Bolivia's interim President Eduardo Rodriguez has imposed new rules on distributing congress seats to end a row threatening forthcoming elections. He also decreed that the poll should be held on 18 December, saying he had to intervene to safeguard democracy.
The dispute over seats has already led to the vote being postponed once. The election was called earlier this year as a way of ending street protests that had led to the resignation of President Carlos Mesa in June.
"These are difficult times and we are doing this to saving democracy, and we hope the citizens will follow us in this effort," said Mr Rodriguez. Candidates running for the presidency welcomed the announcement.
Left-wing leader Evo Morales - who is ahead in the opinion polls - said it would guarantee a change in Bolivian politics that the population had been clamouring for.
"The government has made a political, legitimate, and democratic decision," he said. His closest election rival, the US-educated engineer Jorge Quiroga, said: "We hope now we can focus people's attention now on our proposals, explain them, and get to the polls with all Bolivians."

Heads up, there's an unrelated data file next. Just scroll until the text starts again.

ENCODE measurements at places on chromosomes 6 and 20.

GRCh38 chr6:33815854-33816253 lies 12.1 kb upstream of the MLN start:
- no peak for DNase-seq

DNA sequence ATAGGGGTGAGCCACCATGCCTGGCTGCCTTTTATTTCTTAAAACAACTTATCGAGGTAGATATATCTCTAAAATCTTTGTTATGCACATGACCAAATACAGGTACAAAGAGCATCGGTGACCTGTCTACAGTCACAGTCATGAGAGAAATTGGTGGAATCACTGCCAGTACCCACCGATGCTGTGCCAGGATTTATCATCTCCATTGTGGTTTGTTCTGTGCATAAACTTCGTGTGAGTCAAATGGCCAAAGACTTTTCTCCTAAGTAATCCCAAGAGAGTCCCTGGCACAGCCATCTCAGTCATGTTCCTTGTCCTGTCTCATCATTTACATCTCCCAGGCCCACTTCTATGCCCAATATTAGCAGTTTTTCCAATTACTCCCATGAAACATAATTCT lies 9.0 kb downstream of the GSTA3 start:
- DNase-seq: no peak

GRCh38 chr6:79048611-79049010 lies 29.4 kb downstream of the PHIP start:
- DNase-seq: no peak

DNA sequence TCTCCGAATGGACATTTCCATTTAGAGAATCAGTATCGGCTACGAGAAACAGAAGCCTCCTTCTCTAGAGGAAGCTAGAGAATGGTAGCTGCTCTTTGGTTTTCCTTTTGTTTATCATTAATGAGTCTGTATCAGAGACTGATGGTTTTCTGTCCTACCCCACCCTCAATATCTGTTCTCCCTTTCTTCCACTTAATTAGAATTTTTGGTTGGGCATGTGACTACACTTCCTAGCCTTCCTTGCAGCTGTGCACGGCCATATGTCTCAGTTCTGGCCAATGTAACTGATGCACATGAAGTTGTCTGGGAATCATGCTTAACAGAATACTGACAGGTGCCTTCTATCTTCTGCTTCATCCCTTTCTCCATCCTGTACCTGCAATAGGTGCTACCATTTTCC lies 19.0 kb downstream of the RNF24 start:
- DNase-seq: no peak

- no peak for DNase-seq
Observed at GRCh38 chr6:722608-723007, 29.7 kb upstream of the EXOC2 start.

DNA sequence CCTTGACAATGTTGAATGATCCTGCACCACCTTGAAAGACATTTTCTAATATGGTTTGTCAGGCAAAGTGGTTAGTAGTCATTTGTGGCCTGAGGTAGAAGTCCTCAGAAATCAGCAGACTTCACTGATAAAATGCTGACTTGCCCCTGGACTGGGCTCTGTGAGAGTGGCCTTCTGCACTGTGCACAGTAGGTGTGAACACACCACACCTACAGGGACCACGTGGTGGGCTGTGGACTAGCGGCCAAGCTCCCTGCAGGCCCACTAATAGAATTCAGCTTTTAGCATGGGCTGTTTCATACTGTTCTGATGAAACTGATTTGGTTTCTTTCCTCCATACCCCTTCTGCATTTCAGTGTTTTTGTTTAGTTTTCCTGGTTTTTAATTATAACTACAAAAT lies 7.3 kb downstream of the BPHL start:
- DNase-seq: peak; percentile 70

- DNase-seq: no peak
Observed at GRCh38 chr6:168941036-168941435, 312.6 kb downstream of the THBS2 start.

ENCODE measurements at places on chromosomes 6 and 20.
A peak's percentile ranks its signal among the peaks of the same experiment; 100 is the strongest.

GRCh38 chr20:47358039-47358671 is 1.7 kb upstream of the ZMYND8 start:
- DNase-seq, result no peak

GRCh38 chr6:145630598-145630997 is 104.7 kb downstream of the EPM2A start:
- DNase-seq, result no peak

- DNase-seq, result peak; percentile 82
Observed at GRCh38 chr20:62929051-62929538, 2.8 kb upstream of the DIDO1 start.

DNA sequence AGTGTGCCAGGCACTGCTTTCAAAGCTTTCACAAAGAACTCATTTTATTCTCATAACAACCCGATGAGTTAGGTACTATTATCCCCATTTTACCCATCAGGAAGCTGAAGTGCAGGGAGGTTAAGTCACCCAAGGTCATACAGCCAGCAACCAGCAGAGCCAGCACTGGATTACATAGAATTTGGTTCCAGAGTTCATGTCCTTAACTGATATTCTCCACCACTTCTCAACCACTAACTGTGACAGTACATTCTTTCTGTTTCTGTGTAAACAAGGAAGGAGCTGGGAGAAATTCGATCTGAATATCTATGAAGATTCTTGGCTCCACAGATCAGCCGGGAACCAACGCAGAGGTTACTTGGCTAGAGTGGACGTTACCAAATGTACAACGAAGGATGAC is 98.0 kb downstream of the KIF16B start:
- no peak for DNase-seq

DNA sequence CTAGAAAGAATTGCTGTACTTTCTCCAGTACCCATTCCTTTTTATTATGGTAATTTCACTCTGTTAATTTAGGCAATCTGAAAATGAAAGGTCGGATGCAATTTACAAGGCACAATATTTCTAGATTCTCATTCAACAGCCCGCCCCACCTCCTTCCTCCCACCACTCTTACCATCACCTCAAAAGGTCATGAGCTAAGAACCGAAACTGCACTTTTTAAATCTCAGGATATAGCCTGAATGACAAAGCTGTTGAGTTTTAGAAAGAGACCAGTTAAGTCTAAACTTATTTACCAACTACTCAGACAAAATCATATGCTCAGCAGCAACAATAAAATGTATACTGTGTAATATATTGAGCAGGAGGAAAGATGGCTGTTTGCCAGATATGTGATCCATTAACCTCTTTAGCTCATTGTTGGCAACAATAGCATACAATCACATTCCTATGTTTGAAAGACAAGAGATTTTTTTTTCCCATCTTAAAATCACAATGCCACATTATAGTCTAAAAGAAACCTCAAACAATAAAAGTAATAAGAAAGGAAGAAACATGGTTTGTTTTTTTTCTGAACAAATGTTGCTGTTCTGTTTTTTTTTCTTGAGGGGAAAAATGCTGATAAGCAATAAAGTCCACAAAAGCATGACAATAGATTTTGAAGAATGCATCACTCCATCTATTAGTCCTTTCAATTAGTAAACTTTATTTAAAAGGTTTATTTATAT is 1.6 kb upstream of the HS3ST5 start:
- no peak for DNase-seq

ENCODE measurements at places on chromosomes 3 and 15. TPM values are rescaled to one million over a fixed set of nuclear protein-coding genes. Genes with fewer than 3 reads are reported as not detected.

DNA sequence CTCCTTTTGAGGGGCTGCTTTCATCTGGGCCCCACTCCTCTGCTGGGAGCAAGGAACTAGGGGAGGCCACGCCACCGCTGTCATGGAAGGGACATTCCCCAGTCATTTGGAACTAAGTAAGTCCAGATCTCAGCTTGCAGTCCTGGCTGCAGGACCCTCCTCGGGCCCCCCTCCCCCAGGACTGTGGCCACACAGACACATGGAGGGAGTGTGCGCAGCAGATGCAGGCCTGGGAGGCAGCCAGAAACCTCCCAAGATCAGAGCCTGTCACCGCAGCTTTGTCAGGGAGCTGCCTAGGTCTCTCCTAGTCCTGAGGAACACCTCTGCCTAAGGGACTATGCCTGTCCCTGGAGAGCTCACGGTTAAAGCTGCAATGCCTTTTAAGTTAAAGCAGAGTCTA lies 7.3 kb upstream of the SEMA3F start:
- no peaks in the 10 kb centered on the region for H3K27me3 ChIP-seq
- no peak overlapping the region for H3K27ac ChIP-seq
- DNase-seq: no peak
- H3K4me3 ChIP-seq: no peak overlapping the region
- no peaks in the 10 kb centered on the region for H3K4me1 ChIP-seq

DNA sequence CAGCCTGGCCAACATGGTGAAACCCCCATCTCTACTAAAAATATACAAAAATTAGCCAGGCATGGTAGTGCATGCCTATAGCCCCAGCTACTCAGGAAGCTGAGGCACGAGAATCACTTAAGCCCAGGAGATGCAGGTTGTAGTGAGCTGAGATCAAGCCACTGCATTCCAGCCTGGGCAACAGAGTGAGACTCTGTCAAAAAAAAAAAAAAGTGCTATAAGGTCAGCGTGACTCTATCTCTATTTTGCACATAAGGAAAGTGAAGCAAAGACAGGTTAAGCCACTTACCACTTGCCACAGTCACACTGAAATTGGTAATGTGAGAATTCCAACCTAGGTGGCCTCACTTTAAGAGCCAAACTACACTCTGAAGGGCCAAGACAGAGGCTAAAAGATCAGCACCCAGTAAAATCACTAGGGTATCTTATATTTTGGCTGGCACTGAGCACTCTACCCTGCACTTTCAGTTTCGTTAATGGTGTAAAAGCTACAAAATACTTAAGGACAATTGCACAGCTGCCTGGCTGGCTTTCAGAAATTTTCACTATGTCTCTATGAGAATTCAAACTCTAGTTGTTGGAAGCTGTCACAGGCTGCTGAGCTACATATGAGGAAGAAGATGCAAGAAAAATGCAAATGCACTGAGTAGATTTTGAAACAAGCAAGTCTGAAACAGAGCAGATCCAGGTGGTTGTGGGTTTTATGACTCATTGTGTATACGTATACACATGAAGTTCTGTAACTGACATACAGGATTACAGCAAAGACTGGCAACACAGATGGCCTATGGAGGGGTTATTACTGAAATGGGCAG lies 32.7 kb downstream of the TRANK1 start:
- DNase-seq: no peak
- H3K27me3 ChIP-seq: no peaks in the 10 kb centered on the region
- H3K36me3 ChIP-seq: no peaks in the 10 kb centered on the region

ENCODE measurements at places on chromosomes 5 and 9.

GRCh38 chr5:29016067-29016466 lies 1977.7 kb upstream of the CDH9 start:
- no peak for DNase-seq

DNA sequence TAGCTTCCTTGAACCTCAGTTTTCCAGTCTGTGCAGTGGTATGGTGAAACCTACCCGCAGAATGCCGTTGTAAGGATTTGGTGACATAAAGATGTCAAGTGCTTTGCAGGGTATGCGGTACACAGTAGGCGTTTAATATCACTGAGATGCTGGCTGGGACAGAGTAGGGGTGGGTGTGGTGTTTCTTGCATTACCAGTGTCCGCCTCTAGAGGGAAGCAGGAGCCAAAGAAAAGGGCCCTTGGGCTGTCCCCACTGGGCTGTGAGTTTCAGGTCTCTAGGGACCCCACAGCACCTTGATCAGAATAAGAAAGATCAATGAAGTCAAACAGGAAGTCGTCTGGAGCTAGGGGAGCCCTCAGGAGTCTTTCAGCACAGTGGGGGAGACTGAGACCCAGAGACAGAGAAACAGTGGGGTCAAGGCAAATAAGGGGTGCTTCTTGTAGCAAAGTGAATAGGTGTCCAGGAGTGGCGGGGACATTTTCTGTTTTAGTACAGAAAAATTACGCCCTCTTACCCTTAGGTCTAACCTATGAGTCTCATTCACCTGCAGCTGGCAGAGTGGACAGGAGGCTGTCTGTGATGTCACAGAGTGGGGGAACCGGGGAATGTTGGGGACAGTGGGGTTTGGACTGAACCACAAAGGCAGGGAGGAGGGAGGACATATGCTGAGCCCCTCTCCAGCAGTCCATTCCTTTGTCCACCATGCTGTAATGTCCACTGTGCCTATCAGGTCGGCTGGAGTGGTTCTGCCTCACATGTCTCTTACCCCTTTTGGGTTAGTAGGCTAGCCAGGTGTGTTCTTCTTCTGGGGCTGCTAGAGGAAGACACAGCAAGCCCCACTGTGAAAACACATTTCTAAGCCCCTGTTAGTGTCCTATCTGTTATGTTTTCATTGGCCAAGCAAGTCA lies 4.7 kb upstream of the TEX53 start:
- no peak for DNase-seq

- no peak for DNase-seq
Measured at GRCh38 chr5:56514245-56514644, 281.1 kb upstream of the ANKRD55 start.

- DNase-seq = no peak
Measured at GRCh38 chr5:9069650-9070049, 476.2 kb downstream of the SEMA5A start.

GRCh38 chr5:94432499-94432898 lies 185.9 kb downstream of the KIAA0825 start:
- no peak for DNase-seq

The row broke out in August, when the constitutional court ruled that, based on the 2001 census, the wealthier eastern part of Bolivia deserved more seats in congress. The decision re-ignited regional tensions. Congress held weeks of debates about how to implement the ruling, but missed the deadline amid boycotts by some deputies and threats of strikes in some provinces. Now all except one province have said they back the new proposals, which are based on the latest census. The remaining region - the economically important Santa Cruz - is expected to announce its response on Wednesday. Under Tuesday's decree, Santa Cruz will gain three seats in the 130-member House of Deputies and Cochabamba will gain one.
The province of La Paz along with the poorer Potosi and Oruro will lose seats. Mr Rodriguez has said that he will step down in January even if an election has not been held, leaving the possibility of a power vacuum.
The interim government had hoped the election would help ease divisions over how to develop the energy industry, and how much autonomy Bolivia's diverse provinces should enjoy, reports BBC news. I.L.
American experts compensate the lack of facts with forecasts, assumptions and recommendations. This suggests that they are nothing but part of the big propaganda machine of the West